The state of Georgia is being praised by other states for recent efforts to reduce accidents involving trucks. Michigan is one of many states that have recently applauded the peach state for acknowledging the dangers and repercussions of the trucking industry on their local highways.
Governor Nathan Deal proposed that the state of Georgia employ 60 new enforcement officers who are solely dedicated to commercial motor vehicle inspections. This decision will help patrol areas known for being ‘accident-prone’ hot spots.
As Georgians, we are well aware of the major car accidents involving trucks on our highways. With the help of political figures and public support, the state has pushed for stricter guidelines and more frequent inspections.
States like Michigan are demanding a change, like Georgia, so the number of accidents and deaths can be avoided. They are looking to mirror the programs and ideals Georgia now has in place:
- The Georgia Targeting Aggressive Cars and Trucks Program (G-TACT) and Operation Safe Drive on I-95: This is a joint operation between Georgia law enforcement officers and their commercial vehicle enforcement counterparts in surrounding states that will educate drivers on how to decrease risky behavior and share the road safely with commercial trucks and buses. The program was funded with a grant from the Federal Motor Carrier Safety Administration (FMCSA).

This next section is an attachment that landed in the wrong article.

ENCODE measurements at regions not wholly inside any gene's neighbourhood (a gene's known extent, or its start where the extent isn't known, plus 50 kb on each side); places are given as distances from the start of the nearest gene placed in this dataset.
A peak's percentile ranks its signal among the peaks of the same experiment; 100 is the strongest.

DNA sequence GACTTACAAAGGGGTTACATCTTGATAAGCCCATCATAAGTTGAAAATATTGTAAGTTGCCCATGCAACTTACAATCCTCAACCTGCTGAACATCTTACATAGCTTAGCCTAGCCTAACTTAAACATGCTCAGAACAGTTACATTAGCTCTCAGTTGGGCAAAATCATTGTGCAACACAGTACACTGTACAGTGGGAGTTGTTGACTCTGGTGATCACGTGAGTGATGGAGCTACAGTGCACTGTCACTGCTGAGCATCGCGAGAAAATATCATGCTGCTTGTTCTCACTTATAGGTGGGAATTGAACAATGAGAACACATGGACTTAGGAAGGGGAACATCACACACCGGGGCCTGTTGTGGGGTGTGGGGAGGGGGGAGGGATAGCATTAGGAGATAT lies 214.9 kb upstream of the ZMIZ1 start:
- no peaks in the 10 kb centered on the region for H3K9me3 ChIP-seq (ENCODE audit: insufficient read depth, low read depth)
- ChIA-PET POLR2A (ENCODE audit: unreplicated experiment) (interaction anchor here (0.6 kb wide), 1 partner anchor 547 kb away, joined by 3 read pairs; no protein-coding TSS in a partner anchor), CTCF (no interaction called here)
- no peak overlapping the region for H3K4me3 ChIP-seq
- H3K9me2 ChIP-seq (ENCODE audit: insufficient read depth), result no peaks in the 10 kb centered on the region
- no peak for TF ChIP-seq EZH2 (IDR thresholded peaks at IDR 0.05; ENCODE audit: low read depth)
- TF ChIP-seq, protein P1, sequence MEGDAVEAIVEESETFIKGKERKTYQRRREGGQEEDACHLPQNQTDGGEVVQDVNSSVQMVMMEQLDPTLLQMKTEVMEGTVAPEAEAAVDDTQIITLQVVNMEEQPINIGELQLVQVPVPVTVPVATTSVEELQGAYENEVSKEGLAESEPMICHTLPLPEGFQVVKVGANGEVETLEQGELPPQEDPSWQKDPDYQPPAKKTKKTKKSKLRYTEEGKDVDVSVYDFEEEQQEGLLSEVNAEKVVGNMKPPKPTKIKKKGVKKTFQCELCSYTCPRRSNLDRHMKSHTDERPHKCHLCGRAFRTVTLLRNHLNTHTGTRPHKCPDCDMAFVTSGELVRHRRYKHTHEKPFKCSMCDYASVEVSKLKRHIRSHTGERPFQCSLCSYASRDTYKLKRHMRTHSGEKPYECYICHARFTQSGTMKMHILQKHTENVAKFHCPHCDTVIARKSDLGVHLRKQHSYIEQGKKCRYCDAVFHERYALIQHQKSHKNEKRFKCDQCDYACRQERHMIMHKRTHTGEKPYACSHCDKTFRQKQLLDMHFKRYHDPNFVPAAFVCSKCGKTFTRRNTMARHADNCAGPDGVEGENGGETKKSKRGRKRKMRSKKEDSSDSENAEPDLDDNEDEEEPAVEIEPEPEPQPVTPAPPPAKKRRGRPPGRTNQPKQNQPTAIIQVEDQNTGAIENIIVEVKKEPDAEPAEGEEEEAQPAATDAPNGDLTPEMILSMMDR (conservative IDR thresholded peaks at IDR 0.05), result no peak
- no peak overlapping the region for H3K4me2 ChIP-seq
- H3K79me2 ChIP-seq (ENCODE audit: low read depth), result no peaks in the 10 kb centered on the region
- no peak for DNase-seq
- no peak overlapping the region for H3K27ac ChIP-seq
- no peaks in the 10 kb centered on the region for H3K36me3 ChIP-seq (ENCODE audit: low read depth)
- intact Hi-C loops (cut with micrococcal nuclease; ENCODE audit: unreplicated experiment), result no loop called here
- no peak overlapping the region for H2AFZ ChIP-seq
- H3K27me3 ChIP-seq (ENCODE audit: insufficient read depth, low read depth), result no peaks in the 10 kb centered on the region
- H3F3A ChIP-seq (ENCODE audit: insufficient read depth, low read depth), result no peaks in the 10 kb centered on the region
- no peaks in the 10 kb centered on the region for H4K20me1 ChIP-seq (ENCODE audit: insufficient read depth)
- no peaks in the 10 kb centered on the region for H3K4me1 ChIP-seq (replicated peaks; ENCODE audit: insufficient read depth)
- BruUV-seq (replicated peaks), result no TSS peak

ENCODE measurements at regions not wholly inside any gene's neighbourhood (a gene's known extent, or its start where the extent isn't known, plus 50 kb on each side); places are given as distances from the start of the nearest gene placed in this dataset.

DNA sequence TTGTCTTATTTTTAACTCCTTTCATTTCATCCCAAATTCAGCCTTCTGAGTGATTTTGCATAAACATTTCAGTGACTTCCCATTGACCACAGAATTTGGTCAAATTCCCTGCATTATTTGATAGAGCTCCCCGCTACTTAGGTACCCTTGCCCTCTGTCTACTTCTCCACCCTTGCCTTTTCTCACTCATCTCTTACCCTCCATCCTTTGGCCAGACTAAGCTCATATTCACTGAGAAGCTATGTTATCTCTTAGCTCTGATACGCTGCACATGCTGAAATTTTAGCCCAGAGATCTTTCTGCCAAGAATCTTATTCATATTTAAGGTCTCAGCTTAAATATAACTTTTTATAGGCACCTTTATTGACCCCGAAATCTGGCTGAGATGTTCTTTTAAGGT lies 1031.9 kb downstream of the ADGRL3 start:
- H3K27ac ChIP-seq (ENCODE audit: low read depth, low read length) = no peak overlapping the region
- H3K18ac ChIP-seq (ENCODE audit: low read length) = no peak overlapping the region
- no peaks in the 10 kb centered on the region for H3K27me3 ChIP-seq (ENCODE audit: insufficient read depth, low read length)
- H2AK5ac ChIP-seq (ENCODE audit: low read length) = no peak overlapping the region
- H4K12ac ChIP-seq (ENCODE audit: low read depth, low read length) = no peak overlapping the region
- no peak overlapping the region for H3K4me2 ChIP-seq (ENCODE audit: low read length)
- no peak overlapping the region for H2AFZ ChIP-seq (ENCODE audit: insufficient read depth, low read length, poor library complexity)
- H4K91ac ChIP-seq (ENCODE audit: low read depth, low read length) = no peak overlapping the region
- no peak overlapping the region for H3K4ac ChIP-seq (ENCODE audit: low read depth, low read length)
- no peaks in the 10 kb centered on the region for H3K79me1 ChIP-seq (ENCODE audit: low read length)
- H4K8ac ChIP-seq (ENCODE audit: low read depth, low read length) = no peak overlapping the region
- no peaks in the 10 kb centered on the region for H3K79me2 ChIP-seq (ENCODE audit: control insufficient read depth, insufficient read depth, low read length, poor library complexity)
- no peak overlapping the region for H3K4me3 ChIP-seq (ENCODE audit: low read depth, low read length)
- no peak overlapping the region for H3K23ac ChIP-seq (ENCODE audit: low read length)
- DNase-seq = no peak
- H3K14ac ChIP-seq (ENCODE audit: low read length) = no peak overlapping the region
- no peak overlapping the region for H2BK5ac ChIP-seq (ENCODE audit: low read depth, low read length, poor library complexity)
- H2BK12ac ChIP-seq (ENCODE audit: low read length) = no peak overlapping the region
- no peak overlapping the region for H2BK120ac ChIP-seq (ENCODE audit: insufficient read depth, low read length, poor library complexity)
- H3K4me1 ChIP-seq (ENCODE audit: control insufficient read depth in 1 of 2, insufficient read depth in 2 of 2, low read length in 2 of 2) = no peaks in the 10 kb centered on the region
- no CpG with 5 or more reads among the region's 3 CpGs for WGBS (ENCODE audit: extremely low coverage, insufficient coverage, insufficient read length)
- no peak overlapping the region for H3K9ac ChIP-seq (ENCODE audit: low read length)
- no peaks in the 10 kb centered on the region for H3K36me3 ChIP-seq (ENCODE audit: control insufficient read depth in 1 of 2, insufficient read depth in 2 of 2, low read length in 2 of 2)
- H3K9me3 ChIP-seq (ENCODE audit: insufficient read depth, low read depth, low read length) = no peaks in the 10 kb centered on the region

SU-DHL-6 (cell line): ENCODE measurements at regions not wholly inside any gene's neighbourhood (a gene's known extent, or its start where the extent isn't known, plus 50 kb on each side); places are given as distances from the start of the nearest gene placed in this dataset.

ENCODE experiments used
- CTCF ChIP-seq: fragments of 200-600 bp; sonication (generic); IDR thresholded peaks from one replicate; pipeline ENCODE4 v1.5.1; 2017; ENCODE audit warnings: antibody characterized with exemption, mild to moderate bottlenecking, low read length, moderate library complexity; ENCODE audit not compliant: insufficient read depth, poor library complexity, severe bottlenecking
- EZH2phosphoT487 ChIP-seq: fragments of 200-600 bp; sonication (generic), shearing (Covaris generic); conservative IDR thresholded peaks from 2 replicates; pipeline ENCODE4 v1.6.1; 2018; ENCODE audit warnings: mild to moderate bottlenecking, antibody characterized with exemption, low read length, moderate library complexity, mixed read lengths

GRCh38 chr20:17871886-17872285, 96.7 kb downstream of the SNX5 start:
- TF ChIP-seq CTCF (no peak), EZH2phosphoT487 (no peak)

- Ongoing partnerships with the trucking lobby: Including Georgia Motor Trucking Association and the Georgia Motorcoach Operators Association.
- Compliance reviews and safety audits: On Georgia-based motor carriers by the Georgia Department of Public Safety’s Motor Carrier Compliance Division officers.
- Increased and concentrated patrols: To enforce speeding, distracted driving and seat belt violations.
- Enforcement to conduct Level 3 truck inspections: This type of inspection includes examination of the commercial driver’s license, medical examiner’s certificate, pre-trip inspection, driver’s record of duty status including hours of service, as well as seat belt, and hazardous materials/dangerous goods requirements.
With the help of these programs/guidelines and more officers, we can only hope other states can look to Georgia as a leader in the regulation/safety of trucks on our highways.
For more information, contact Kaine Law.